Newark announces facility that will use renovated shipping containers as temporary shelters for homeless

Newark Hope Village with have 20 dorm-style rooms, private showers — and ability to house 24

Newark Hope Village, an innovative program that uses converted shipping containers as temporary housing for the homeless, was introduced Monday by Newark Mayor Ras Baraka.

The facility, which Newark officials believe to be the first of its kind in the state and one of few in the country that meet the International Code Council building codes for safe human habitation, will be comprised of seven containers that will shelter 24 homeless individuals from the Penn Station corridor.

The containers, which have been converted into code-compliant modular residences, consist of 20 dorm-style rooms and two utility structures with private shower rooms and a multipurpose structure. The rooms have simple furnishings, including a heater, bunk bed with extra storage and a small dresser.

The innovative 90-day program will be located at 79 Newark St. in Newark.

Baraka said Newark Hope Village will be a no-requirement, come-as-you-are safe sleeping village where people experiencing homelessness can have access to shelter and supportive services, including assistance with transition to permanent housing.

Baraka said it is designed to attract individuals that are shelter-adverse and have been disengaged from traditional shelters and supportive homeless services. The service model aims to transition chronically homeless individuals through targeted street outreach to an atmosphere within the village that can promote healthy living and a continuum of social service supports.

“Many of our residents without addresses have been traumatized by the system that was created to serve them,” Baraka said. “Housing is the key, but we must first reestablish trust with those who have been scarred.

“Newark Hope Village will provide a welcoming atmosphere, where our most vulnerable have an opportunity to reengage in services in a safe and therapeutic shelter. I will continue to work on pioneering strategies to end homelessness in our city in partnership with public, private and nonprofit partners.”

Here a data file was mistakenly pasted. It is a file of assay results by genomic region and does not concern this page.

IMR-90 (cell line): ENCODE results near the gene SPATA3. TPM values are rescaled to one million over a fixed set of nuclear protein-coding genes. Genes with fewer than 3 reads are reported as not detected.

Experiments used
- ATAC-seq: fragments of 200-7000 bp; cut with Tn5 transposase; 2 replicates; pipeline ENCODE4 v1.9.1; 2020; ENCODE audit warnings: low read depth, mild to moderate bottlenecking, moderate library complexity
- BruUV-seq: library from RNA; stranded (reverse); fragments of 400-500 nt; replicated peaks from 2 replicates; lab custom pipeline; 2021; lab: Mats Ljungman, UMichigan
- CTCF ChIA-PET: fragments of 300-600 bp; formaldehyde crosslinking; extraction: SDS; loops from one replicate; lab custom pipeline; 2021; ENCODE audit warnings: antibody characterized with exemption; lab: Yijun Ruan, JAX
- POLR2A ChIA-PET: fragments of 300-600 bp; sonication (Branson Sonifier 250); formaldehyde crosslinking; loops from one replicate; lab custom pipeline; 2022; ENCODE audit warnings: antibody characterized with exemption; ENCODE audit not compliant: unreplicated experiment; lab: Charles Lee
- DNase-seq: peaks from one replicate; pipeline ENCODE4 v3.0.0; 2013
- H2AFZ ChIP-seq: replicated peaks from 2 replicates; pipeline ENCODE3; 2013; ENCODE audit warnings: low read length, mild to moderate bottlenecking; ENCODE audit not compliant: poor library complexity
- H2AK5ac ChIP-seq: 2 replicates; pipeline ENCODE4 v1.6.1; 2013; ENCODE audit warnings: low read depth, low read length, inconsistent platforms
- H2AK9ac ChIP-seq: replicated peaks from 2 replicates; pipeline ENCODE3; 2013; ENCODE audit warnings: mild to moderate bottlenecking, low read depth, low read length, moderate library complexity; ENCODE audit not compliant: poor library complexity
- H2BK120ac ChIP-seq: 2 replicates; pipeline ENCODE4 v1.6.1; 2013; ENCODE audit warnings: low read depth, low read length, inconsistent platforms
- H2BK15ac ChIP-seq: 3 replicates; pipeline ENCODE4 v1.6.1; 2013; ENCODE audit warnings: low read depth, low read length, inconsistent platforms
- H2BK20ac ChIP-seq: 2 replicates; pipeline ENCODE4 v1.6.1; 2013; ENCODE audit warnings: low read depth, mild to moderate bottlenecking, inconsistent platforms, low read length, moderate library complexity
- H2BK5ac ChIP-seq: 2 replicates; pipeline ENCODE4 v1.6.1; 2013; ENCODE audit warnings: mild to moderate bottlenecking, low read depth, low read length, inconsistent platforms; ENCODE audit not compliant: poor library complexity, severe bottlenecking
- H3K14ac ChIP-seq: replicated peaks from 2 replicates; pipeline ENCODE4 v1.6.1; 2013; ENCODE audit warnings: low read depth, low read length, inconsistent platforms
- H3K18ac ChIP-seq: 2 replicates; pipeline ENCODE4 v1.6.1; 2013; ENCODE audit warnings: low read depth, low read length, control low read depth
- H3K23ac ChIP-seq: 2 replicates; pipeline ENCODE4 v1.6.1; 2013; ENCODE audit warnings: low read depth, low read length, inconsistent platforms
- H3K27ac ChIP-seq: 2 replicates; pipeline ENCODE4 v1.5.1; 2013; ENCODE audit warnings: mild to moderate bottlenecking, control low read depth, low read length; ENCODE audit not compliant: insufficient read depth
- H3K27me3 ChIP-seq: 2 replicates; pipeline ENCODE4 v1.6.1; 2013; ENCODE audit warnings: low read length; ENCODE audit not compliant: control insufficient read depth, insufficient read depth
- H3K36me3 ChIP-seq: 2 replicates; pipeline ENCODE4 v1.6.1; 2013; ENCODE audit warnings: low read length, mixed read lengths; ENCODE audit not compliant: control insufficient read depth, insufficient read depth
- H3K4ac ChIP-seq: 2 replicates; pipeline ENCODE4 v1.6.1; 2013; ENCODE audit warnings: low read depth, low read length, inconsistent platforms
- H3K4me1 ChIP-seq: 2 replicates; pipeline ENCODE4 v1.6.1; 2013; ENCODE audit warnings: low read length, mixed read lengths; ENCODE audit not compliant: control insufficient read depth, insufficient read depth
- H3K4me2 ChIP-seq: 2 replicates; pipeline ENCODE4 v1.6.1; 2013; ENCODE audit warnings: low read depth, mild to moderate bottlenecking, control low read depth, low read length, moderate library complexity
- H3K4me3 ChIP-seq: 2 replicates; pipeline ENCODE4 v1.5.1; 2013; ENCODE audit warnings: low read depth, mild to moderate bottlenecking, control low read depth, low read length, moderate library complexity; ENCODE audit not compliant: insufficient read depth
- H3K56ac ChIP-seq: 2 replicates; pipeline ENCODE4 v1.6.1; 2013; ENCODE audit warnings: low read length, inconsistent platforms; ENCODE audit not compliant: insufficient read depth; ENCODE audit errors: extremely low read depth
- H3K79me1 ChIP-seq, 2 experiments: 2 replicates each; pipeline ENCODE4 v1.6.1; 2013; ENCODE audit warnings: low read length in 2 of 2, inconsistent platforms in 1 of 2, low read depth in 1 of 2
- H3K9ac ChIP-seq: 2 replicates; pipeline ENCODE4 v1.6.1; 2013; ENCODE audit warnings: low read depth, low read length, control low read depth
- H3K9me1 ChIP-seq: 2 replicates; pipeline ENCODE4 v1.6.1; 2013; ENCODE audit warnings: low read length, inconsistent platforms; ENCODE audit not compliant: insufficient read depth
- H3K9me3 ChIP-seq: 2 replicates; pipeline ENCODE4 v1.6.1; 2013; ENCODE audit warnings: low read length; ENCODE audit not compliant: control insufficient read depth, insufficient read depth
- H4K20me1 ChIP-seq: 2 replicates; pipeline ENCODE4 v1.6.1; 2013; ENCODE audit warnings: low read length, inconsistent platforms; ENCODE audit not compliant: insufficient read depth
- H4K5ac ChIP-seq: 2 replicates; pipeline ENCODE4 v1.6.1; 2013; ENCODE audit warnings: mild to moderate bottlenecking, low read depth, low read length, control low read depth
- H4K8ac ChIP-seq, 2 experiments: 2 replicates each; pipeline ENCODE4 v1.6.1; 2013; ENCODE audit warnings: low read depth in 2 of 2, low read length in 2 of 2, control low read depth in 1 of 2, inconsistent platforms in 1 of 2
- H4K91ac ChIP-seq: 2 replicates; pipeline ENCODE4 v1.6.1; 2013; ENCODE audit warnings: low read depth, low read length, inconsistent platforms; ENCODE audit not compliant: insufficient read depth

How you can help

Corporate and philanthropic partners interested in contributing to the Newark Hope Village container sheltering program, to help house Newark’s homeless, should contact Sakinah Hoyte at or Kevin Callaghan at

Funding is being provided by the CARES Act, the Essex County Division of Community Action through the state of New Jersey Code Blue Grant, and the city of Newark.

Baraka, Sakinah Hoyte (the city’s homelessness czar), Mike Loganbill (vice president and chief operating officer of Homes 4 the Homeless) and Craig Mainor (executive director of United Community Corp.) were part of the announcement.

Hoyte credited Baraka for his persistence on the issue.

“Mayor Baraka is committed to imploring targeted strategies to reengage our chronically homeless populations into services, and always through collaboration,” he said. “This was truly a joint effort, with many partners bringing forth collective resources to address this critical issue.

“Our service model task force aimed to leverage the safe and tranquil village atmosphere, with the various service provision offerings including substance abuse and behavioral health services, intensive case management and housing navigation to promote healthy living and, ultimately, a smooth transition to permanent housing.”

Various agencies convened weekly to tailor a unique service model, in preparation of the pilot launch. Led by the city of Newark’s Office of Homeless Services, agencies included United Community Corp., Bridges Outreach Inc., the Mental Health Association of Essex Morris, the Northern NJ Medication-Assisted Treatment Center of Excellence, Integrity House, Essex County Division of Community Action, and the Essex County Continuum of Care.